NEW YORK — I doubt I’ll have stronger mixed feelings about a movie this year than Laura Fairrie’s documentary “Spiral,” an examination of the new wave of European anti-Semitism.
As one who is more attuned to this than the average American, I can say the film will be an effective tool for explaining to skeptics just how bad the problem has become, especially in France. I’m glad this movie exists — truly! (Keep that in mind as I commence to slam it over the next several paragraphs.)
There’s a rigid pomposity to the film’s narrative, which weirdly swerves from great sympathy to victim-blaming. It’s in the title: A spiral, while headed downward, is cyclical. It takes two to tango, Fairrie’s film suggests, and a partner in this dance of discrimination is the very existence of the Jewish state. It’s quite flabbergasting.
“Spiral” takes its time to get there, though. The film first introduces characters that only later reveal themselves to be connected. There’s a lawyer, Julien, who reminds us of some of the recent atrocities, such as the kosher market that acted as a “part two” of the Charlie Hebdo killings. Also the shootings at a Toulouse school; the first children killed on French soil specifically for being Jewish since World War II. Julien is the face of vigilance against this wave, and a hero.
Against this, a Parisian Jewish family leaving for Israel with their tail between their legs. They are seen as cowards, if not pawns of the manipulative Prime Minister Benjamin Netanyahu greedily rolling out the red carpet for what can only be no good, right?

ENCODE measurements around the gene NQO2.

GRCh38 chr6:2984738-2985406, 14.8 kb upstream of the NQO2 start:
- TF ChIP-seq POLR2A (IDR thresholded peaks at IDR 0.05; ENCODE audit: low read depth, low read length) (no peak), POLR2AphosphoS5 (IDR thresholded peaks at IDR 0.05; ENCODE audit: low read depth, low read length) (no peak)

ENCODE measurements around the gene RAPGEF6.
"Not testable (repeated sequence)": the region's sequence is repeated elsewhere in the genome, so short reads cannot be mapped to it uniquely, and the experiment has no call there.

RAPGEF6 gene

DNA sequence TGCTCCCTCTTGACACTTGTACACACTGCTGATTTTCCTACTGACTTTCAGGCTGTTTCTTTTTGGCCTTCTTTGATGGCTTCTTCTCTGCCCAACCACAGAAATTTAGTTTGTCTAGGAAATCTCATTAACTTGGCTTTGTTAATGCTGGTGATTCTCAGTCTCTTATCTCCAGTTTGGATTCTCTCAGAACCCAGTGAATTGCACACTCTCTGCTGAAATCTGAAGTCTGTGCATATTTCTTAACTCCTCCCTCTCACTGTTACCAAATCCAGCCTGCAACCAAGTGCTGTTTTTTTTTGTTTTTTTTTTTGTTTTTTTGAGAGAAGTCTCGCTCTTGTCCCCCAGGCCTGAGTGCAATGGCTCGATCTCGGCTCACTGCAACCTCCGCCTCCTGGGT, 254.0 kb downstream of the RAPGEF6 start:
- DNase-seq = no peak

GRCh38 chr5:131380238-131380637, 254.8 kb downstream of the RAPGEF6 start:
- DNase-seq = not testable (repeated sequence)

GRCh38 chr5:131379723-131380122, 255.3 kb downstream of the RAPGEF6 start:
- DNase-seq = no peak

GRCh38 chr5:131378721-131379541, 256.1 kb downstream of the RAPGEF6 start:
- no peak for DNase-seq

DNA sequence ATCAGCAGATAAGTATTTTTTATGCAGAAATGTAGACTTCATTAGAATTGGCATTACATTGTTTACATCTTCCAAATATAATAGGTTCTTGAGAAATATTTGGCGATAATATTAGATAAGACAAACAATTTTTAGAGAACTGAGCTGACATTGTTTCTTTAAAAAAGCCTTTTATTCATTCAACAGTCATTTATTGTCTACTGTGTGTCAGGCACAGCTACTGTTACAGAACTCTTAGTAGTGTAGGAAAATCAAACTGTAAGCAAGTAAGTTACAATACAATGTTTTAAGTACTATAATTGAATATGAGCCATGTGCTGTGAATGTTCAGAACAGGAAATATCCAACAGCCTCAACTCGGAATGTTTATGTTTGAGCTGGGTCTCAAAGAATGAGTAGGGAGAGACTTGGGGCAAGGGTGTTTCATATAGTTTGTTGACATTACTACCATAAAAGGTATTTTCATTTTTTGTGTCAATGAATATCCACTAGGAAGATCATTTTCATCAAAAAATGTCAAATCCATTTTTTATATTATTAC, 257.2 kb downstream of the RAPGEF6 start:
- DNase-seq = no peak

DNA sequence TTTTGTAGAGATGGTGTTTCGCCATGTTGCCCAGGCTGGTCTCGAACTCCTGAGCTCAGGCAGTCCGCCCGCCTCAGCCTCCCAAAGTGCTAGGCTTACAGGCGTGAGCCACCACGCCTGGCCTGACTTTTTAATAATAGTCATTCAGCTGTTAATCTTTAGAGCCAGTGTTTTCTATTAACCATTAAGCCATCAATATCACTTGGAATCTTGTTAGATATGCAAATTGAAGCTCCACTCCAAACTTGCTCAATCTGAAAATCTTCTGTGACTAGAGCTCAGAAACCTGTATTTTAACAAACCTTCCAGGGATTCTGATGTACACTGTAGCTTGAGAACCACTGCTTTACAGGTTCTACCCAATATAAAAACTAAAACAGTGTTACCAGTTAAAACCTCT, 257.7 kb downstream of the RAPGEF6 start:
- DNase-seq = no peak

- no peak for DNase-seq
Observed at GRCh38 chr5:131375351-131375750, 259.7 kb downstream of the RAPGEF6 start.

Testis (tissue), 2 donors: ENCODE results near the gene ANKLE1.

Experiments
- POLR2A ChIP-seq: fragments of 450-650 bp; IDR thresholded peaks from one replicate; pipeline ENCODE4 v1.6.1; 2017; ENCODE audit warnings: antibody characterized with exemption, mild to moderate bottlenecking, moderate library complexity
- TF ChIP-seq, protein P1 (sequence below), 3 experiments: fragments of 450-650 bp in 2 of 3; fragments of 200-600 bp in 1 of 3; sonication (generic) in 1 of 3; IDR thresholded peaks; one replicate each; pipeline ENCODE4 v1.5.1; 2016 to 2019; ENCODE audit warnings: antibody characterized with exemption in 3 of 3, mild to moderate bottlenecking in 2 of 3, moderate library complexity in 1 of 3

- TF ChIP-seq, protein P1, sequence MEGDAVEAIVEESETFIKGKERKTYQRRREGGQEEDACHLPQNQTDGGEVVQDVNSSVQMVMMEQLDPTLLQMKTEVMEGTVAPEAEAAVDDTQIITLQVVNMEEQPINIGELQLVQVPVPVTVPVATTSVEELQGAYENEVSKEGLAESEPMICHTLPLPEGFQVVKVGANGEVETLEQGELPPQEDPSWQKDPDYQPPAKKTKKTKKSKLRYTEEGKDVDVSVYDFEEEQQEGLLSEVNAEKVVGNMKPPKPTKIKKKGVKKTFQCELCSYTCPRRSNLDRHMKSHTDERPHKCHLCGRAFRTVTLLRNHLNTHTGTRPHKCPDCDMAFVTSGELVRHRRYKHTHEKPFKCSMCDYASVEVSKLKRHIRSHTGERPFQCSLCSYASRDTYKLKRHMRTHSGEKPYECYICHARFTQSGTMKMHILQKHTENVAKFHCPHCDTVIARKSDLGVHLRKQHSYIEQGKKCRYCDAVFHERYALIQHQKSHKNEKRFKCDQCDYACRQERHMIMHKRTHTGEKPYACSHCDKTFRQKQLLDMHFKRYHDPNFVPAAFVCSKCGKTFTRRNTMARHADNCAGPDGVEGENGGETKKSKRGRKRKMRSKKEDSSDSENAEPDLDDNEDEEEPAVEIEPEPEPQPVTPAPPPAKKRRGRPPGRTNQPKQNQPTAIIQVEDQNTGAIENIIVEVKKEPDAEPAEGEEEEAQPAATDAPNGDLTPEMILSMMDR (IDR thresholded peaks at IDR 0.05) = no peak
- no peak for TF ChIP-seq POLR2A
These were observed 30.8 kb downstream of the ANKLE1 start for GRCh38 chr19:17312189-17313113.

The film makes it seem this way, as we meet a British family in an emerging settlement on the West Bank. Are the influx of immigrants reinforcements solely to steamroll the Palestinians? Reality tells us no. Even this movie’s barrage of news announcers claim that “the proportion of new immigrants who end up in the West Bank is around 4%.” But the preoccupation “Spiral” has with the Occupation is total.
Four percent isn’t an insignificant number. But where are the other 96%? Nowhere to be seen in this film. In fact, other than a blink of stock footage of a Tel Aviv beach, there’s nothing of that more mainstream Israel shown at all.
The filmmakers depict an Israel that is only West Bank settlements and Arab children looking longingly from the valley, talking about olive trees. Not a peep about the many rejected opportunities Arab leaders have had to pursue peace over the decades. That sort of context isn’t seen in this movie.
Other characters we meet include a Franco-Muslim community leader who has nothing but contempt for Jews, and whose antipathy toward a community that seems insular in never confronted. A Jewish teacher at the local school tells kids that just because they “feel” like there is anti-Semitic prejudice, they need to pin down specifics, then are lectured about how much worse French society used to be.
Even Dieudonné, the repulsive (alleged) comedian whose shock antics about the Holocaust have repeatedly earned him fines, gets his moment to pull off his mask and speak a little less heinously. On stage, he is a Nazi sympathizer. For Fairrie’s cameras, he is a calm, borderline-reasonable individual arguing the importance of representing those who feel like “the system” offers them nothing.
I don’t buy it, and I hate that I’m even being asked to try.
We eventually see how Julien is the lawyer that is prosecuting Dieudonné, just as we learn that the teacher and community leader, who have more in common than they realize, are literally on opposite sides of a guarded wall. This fits in nicely for the theme of the spiral, but there are some times where maybe we don’t need to force a narrative for the good of a metaphor. This movie, while useful in parts, eventually spirals out of control.
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